§ 931. The general reasoning, by which an unlimited power was sustained, was to the following effect. Every government ought to contain within itself every power requisite to the full accomplishment of the objects. committed to its care, and the complete execution of the trusts, for which it is responsible, free from every other control, but a regard to the public good, and to the secusrity of the people. In other words, every power ought to be proportionate to its object. The duties of superintending the national defence, and of securing the public peace against foreign or domestic violence, involve a provision for casualties and dangers, to which no possible limits can be assigned; and therefore the power of making that provision ought to know no other bounds, than the exigencies of the nation, and the resources of the community. Revenue is the essential engine, by which the means of answering the national exigencies must be procured; and therefore the power of procuring it must necessarily be comprehended in that of providing for those exigencies. Theory, as well as practice, the past experience of other nations, as well as our own sad experience under the confederation, conspire to prove, that the power of procuring revenue is unavailing, and a mere mockery, when exercised over states in their collective capacities. If, therefore, the federal government was to be of any efficiency, and a bond of union, it ought to be invested with an unqualified power of taxation for all national purposes.1 In the history of mankind it has ordinarily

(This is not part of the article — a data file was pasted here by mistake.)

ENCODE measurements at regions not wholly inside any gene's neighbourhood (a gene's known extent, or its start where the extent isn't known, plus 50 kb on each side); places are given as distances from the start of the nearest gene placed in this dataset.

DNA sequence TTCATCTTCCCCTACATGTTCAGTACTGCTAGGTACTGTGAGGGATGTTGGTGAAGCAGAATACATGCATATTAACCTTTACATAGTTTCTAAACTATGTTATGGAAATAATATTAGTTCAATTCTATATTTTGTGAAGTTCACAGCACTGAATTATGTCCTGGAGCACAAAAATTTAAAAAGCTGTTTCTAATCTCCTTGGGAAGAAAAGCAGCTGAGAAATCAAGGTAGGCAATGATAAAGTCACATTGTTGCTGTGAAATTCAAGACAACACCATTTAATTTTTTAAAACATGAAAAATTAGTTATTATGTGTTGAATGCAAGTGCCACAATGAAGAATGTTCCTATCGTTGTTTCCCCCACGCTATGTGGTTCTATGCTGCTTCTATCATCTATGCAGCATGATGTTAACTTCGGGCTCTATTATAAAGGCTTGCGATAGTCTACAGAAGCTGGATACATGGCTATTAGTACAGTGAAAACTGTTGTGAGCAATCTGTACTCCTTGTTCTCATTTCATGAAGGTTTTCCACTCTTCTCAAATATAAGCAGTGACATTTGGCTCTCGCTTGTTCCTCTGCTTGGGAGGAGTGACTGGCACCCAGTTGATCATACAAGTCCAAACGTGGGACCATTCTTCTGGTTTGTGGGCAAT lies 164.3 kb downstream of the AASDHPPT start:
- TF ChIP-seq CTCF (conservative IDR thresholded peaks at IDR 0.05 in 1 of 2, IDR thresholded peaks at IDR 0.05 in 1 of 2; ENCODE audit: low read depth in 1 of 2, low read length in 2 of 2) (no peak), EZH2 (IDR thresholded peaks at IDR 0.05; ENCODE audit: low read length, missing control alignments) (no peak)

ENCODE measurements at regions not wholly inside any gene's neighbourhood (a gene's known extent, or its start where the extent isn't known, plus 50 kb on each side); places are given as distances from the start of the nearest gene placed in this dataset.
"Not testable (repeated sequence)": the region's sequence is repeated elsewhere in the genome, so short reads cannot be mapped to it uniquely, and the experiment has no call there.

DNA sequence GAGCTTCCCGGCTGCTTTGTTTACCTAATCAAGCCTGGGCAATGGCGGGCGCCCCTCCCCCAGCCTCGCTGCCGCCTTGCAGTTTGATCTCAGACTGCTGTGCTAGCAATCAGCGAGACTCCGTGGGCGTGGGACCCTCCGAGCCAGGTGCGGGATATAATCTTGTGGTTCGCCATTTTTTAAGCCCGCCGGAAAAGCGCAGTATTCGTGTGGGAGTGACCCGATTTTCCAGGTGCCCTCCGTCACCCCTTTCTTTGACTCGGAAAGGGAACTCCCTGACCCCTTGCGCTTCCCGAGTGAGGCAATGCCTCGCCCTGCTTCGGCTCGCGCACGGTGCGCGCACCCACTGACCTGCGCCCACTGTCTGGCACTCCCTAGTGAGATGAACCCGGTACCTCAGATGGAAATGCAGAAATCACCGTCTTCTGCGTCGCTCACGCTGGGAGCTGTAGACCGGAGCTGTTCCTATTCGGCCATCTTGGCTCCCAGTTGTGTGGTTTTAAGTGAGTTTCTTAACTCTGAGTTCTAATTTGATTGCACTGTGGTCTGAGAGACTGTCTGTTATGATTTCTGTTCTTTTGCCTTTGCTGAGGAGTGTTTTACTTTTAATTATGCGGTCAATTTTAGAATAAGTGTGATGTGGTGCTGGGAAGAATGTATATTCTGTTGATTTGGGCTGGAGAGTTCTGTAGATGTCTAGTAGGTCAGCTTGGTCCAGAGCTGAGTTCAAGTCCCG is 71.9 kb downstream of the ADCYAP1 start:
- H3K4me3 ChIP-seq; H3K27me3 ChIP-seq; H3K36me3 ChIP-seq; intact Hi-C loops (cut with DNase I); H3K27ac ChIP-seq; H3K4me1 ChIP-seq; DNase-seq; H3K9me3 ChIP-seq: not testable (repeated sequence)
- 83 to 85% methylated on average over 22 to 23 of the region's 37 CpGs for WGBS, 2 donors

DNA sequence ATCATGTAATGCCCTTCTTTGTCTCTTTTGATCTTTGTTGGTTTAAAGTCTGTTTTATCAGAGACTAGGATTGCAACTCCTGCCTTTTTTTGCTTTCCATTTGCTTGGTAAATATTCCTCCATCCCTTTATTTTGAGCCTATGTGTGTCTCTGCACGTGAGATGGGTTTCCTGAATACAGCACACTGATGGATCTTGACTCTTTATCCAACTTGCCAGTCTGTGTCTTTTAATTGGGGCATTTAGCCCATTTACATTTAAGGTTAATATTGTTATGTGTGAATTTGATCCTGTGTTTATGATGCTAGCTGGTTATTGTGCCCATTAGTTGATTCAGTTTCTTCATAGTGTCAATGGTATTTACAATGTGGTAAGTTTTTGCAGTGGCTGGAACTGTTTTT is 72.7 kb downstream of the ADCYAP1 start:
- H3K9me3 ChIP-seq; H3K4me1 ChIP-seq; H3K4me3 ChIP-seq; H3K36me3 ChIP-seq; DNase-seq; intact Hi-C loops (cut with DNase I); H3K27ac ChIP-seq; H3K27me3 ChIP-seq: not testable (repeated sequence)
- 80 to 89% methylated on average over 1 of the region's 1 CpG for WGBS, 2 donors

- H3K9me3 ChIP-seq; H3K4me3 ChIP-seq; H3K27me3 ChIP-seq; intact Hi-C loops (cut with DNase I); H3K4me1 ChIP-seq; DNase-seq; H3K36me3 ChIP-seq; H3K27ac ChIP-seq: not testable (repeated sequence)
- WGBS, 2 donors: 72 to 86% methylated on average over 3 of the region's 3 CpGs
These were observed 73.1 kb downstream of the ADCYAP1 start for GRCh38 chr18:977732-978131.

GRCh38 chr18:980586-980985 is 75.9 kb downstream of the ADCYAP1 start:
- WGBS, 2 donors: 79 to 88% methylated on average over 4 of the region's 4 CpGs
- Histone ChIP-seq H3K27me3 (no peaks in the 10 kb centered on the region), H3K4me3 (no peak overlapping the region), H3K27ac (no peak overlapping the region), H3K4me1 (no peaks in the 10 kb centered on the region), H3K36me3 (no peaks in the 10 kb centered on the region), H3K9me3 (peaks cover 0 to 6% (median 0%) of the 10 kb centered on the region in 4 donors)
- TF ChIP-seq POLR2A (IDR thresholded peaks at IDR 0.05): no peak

1 The Federalist, No. 31; Id. No. 30; Id. No. 21.

been found, that in the usual progress of things the necessities of a nation in every stage of its existence are at least equal to its resources.' But, if a more favourable state of things should exist in our own government, still we must expect reverses, and ought to provide against them. It is impossible to foresee all the various changes in the posture, relations, and power of different nations, which might affect the prosperity and safety of our own. We may have formidable foreign enemies. We may have internal commotions. We may suffer from physical, as well as moral calamities; from plagues, famine, and earthquakes; from political convulsions, and rivalries; from the gradual decline of particular sources of industry; and from the necessity of changing our own habits and pursuits, in consequence of foreign improvements and competitions, and the variable nature of human wants and desires. A source of revenue adequate in one age, may wholly or partially fail in another. Commerce, or manufactures, or agriculture may thrive under a tax in one age, which would destroy them in another. The power of taxation, therefore, to be useful, must not only be adequate to all the exigencies of the nation, but it must be capable of reaching from time to time all the most productive sources. It has been observed with no less truth, than point, that "in political arithmetic two and two do not always make four." Constitutions of government are not to be framed upon a calculation of existing exigencies; but upon a combination of these with the probable exigencies of ages, according to the natural and tried course of human affairs. There ought to be a capacity to provide for future contingencies, as they may happen; and as these are (as has been

1 The Federalist, No. 30.

2 The Federalist, No. 21.

« السابقةمتابعة »